System.out.println("SAMPLE: Partition " + context.getPartitionId() + " batch size was " + eventCount + " for host " + context.getOwner());
        }
    }
    

This tutorial uses a single instance of EventProcessorHost. To increase throughput, we recommend that you run multiple instances of EventProcessorHost, preferably on separate machines. It provides redundancy as well. In those cases, the various instances automatically coordinate with each other in order to load balance the received events. If you want multiple receivers to each process all the events, you must use the ConsumerGroup concept. When receiving events from different machines, it might be useful to specify names for EventProcessorHost instances based on the machines (or roles) in which they are deployed.

Publishing Messages to EventHub

Before messages are retrieved by consumers, they have to be published to the partitions first by the publishers. It is worth noting that when messages are published to event hub synchronously using the sendSync() method on the com.microsoft.azure.eventhubs.EventHubClient object, the message could be sent to a specific partition or distributed to all available partitions in a round-robin manner depending on whether the partition key is specified or not.

When a string representing the partition key is specified, the key is hashed to determine which partition to send the event to.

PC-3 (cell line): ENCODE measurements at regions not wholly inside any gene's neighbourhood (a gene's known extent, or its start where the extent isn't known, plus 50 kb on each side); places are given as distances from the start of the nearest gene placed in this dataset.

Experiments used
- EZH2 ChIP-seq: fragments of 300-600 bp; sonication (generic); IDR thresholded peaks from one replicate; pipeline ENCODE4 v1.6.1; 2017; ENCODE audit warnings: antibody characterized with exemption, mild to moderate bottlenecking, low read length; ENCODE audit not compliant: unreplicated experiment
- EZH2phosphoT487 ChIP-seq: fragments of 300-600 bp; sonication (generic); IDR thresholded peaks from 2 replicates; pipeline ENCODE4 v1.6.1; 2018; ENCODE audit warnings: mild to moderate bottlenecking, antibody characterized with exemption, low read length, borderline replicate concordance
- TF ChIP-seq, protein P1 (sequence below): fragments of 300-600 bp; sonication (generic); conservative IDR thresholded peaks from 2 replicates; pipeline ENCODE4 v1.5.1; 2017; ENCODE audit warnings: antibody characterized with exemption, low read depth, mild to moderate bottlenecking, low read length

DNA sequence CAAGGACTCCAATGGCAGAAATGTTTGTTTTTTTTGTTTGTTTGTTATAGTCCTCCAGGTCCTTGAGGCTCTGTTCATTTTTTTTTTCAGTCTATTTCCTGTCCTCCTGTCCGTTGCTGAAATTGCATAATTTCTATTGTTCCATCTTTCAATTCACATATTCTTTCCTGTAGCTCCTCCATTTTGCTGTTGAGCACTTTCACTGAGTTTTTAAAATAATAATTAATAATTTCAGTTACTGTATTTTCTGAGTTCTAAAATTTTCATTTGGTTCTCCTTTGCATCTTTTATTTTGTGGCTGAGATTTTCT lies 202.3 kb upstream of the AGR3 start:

When the partition key is not set, then messages are round-robined to all available partitions

// Serialize the event into bytes
byte[] payloadBytes = gson.toJson(messagePayload).getBytes(Charset.defaultCharset());

// Use the bytes to construct an {@link EventData} object
EventData sendEvent = EventData.create(payloadBytes);

// Transmits the event to event hub without a partition key
// If a partition key is not set, then we will round-robin to all topic partitions
eventHubClient.sendSync(sendEvent);

//  the partitionKey will be hash'ed to determine the partitionId to send the eventData to.
eventHubClient.sendSync(sendEvent, partitionKey);

Implementing a Custom CheckpointManager for EventProcessorHost (EPH)

The API provides a mechanism to implement your custom checkpoint manager for scenarios where the default implementation is not compatible with your use case.

The default checkpoint manager uses blob storage but if you override the checkpoint manager used by EPH with your own implementation, you can use any store you want to back your checkpoint manager implementation.

Create a class that implements the interface com.microsoft.azure.eventprocessorhost.ICheckpointManager

Use your custom implementation of the checkpoint manager (com.microsoft.azure.eventprocessorhost.ICheckpointManager)

Within your implementation, you can override the default checkpointing mechanism and implement our own checkpoints based on your own data store (like SQL Server, CosmosDB, and Azure Cache for Redis). We recommend that the store used to back your checkpoint manager implementation is accessible to all EPH instances that are processing events for the consumer group.

You can use any datastore that is available in your environment.

The com.microsoft.azure.eventprocessorhost.EventProcessorHost class provides you with two constructors that allow you to override the checkpoint manager for your EventProcessorHost.

Next steps

Read the following articles: